Nancy turned to me to say something about the lack of consideration the hungry people had for the desperate people. From the next table, we both heard, “Imagine someone knocking the trays out of their hands and then climbing over the counters.”

We started to laugh. Then we realized that it was Saint John.

He had a cup of water and a stack of Saltines. But he wasn’t eating. He was watching Burmese child pulling on mom’s hand, almost panicking.

And then John was in front of the little family, pushing through the crowd. We couldn’t see them, but we could see path they made.

After a bit John came back.

“Did anyone get hurt?” Nancy asked, smiling.

John shook his head. “I had no interest in hurting anyone. But I did have a strong interest in getting that child where he needed to go.”

“Did that have something to do with your comment about knocking the trays down?” I asked. “Because that sounded a little like Jesus pushing around the vendors in the temple.”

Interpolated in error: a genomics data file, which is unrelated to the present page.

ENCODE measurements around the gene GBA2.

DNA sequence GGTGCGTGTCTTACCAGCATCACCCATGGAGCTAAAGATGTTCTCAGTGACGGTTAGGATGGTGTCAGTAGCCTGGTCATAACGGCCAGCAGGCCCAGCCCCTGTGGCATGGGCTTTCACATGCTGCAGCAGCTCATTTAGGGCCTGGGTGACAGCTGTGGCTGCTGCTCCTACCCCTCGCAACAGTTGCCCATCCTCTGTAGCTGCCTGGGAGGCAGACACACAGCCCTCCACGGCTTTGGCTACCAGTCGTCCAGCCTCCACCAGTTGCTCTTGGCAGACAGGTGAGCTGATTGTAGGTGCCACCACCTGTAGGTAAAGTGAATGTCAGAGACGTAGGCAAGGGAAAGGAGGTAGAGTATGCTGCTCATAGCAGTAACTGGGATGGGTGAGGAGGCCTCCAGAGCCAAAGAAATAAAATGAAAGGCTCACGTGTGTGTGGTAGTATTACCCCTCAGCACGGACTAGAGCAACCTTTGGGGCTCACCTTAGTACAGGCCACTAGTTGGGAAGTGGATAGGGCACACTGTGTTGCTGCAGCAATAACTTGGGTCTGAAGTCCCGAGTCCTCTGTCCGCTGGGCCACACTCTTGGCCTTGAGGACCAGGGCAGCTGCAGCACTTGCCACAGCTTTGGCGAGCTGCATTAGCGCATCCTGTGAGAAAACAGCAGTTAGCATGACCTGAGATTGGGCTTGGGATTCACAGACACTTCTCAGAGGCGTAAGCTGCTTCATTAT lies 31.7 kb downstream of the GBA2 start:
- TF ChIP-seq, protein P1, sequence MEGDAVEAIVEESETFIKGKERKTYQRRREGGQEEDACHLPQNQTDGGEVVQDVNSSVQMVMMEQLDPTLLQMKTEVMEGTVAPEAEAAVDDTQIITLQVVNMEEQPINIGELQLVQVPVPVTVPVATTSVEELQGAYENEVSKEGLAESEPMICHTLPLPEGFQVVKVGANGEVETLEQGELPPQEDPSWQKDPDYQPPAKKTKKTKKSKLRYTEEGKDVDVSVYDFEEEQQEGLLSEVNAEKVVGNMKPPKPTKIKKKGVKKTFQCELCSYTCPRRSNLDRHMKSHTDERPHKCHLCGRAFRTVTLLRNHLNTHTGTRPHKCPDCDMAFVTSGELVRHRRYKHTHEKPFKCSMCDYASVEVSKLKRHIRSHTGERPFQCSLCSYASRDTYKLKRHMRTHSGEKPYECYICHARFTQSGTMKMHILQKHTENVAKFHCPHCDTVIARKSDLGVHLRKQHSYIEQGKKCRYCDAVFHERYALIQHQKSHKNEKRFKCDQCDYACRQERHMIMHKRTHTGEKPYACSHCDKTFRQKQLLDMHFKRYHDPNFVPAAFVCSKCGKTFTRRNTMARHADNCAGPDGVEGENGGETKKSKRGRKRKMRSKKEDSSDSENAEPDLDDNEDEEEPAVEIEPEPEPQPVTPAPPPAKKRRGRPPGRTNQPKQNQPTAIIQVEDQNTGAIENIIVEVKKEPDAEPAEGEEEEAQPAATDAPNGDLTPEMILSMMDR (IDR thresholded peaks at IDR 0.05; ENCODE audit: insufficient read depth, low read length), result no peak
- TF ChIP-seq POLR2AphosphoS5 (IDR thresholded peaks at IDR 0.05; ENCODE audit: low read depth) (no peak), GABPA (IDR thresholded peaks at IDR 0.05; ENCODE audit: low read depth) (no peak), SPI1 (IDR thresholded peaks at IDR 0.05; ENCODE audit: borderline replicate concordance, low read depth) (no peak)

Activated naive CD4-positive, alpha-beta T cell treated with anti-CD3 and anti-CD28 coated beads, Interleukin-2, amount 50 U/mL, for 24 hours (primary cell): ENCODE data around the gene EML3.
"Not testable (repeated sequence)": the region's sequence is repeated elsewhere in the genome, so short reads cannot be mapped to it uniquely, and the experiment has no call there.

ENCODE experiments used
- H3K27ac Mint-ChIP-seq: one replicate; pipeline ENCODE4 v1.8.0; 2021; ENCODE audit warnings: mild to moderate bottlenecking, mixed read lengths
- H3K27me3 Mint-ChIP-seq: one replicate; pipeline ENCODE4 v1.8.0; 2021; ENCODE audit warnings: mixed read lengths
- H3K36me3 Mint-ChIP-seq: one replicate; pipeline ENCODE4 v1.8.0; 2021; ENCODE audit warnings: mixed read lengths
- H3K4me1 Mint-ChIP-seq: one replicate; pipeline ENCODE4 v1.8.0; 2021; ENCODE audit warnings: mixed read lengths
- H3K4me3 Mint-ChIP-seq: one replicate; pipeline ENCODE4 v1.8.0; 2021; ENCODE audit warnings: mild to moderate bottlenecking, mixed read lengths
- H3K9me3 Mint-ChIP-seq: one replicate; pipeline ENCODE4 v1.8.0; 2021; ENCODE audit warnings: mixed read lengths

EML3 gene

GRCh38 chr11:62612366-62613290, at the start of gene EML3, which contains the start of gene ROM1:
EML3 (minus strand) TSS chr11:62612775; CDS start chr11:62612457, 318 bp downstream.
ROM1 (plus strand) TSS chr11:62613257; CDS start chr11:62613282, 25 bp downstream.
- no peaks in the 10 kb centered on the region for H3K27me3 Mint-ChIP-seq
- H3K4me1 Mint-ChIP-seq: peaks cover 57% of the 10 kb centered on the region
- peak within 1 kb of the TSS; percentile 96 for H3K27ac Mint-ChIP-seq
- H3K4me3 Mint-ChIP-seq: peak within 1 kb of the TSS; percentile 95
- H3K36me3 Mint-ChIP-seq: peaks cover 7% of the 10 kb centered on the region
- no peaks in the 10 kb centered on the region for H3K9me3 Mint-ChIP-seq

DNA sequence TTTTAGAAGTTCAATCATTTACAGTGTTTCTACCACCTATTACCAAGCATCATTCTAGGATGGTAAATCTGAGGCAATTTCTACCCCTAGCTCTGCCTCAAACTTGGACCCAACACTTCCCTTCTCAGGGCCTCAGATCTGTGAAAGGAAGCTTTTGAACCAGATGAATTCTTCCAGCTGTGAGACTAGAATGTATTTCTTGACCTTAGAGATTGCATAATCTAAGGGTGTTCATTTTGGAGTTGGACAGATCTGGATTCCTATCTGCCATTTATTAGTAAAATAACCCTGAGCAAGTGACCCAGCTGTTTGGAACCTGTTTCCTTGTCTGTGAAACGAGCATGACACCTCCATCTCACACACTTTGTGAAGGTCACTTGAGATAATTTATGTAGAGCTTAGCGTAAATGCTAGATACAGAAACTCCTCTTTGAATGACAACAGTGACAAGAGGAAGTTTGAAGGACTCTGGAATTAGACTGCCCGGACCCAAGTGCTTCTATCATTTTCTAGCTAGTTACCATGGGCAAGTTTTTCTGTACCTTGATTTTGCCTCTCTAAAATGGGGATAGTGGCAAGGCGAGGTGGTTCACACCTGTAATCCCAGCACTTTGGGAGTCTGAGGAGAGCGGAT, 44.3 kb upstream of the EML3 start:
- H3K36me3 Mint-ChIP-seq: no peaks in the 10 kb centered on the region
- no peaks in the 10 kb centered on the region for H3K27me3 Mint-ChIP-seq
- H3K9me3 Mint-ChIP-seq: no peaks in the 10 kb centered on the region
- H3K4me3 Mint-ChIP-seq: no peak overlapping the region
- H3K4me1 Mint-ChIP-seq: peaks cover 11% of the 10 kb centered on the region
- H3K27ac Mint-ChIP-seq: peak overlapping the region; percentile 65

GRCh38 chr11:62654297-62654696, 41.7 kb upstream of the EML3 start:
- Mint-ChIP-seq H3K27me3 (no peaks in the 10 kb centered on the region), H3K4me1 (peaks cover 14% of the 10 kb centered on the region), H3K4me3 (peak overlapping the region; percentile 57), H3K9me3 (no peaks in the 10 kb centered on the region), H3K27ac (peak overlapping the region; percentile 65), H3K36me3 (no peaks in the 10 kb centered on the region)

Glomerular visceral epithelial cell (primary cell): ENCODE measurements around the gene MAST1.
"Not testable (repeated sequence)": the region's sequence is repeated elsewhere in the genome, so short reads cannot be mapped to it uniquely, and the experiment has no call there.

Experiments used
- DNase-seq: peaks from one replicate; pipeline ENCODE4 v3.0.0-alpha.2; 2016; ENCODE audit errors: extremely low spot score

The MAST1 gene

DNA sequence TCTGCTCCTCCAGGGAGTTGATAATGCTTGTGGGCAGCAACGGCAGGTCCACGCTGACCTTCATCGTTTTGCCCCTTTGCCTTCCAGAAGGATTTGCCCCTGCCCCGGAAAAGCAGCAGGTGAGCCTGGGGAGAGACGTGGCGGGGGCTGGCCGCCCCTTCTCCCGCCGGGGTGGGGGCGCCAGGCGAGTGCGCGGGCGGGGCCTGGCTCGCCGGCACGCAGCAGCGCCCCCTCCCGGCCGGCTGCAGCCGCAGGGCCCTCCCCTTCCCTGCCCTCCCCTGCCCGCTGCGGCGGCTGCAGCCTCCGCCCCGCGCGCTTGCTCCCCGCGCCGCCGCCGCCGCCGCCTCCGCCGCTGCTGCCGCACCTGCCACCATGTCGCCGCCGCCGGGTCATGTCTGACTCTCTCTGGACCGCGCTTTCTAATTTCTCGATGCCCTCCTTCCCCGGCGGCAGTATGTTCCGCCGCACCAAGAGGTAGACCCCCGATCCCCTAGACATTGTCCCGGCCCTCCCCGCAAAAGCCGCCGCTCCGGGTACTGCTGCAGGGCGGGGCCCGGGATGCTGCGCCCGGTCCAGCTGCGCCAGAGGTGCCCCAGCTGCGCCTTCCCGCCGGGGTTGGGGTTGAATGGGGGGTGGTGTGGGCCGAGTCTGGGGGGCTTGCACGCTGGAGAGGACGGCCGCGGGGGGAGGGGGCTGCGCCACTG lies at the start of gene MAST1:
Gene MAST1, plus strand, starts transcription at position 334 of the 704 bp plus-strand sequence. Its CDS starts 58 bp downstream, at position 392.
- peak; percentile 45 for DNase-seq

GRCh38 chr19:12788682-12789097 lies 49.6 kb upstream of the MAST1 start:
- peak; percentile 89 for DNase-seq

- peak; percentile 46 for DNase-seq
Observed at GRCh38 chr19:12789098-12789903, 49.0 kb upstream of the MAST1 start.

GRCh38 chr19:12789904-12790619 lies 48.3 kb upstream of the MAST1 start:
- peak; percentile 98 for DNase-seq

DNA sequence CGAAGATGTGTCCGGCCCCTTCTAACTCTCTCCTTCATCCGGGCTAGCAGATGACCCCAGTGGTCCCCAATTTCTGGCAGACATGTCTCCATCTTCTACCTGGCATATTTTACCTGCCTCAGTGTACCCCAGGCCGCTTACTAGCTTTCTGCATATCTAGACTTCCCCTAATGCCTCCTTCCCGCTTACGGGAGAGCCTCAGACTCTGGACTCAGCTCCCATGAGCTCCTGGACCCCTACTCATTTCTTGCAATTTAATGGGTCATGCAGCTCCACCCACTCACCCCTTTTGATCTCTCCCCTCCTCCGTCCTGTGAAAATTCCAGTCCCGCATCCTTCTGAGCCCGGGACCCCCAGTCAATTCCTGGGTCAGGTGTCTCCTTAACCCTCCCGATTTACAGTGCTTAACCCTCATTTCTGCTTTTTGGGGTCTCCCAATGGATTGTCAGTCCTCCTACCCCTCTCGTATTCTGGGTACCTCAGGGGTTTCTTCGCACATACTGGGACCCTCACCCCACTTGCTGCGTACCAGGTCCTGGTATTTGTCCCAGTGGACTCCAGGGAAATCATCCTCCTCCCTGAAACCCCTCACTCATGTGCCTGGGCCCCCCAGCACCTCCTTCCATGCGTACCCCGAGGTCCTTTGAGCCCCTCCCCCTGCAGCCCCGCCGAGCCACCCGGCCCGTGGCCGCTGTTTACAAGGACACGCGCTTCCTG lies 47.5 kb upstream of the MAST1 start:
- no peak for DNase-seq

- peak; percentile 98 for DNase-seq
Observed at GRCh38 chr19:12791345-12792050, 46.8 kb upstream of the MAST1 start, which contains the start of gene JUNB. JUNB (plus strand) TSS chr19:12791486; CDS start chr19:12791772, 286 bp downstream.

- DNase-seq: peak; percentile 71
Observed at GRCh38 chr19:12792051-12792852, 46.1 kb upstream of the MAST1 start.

“People always think that was about the vendors extorting,” John said. “But it wasn’t. Most of them were doing an acceptable business helping people have what they needed for worship. It’s just that the place they were doing business was also the place where the women and former gentiles were trying to worship.”

I must have looked lost.

“According to the rules, gentiles could only go so far into the temple. So they stood in the lobby to pray, trying to focus. And the people who could go further treated this space as a place to do business with others, not God.”

John smiled.

“Jesus didn’t get angry often. But when people desperate for God couldn’t get to him…”

I finished his thought. “Jesus cleared the path no matter what it took or cost.”


John’s account of Jesus’ actions is in John 2:13-22.

Advent 7: Saint John and the Cubs.